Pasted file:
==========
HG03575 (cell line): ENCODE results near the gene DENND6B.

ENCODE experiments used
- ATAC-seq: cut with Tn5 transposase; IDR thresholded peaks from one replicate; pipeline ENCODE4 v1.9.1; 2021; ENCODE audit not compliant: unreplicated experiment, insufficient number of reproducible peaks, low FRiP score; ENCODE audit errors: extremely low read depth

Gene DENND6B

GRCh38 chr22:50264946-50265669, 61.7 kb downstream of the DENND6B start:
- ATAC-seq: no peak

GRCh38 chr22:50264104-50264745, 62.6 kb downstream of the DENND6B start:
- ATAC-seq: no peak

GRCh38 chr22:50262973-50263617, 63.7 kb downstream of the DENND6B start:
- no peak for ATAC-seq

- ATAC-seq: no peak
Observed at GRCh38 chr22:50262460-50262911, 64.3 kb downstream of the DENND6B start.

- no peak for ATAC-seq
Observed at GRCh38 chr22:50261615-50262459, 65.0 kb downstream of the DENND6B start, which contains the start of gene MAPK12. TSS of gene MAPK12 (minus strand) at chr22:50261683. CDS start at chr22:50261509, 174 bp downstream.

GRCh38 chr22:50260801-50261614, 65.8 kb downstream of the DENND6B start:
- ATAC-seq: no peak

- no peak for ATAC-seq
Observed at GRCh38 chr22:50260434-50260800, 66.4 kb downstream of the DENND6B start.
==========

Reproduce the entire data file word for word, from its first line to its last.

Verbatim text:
HG03575 (cell line): ENCODE results near the gene DENND6B.

ENCODE experiments used
- ATAC-seq: cut with Tn5 transposase; IDR thresholded peaks from one replicate; pipeline ENCODE4 v1.9.1; 2021; ENCODE audit not compliant: unreplicated experiment, insufficient number of reproducible peaks, low FRiP score; ENCODE audit errors: extremely low read depth

Gene DENND6B

GRCh38 chr22:50264946-50265669, 61.7 kb downstream of the DENND6B start:
- ATAC-seq: no peak

GRCh38 chr22:50264104-50264745, 62.6 kb downstream of the DENND6B start:
- ATAC-seq: no peak

GRCh38 chr22:50262973-50263617, 63.7 kb downstream of the DENND6B start:
- no peak for ATAC-seq

- ATAC-seq: no peak
Observed at GRCh38 chr22:50262460-50262911, 64.3 kb downstream of the DENND6B start.

- no peak for ATAC-seq
Observed at GRCh38 chr22:50261615-50262459, 65.0 kb downstream of the DENND6B start, which contains the start of gene MAPK12. TSS of gene MAPK12 (minus strand) at chr22:50261683. CDS start at chr22:50261509, 174 bp downstream.

GRCh38 chr22:50260801-50261614, 65.8 kb downstream of the DENND6B start:
- ATAC-seq: no peak

- no peak for ATAC-seq
Observed at GRCh38 chr22:50260434-50260800, 66.4 kb downstream of the DENND6B start.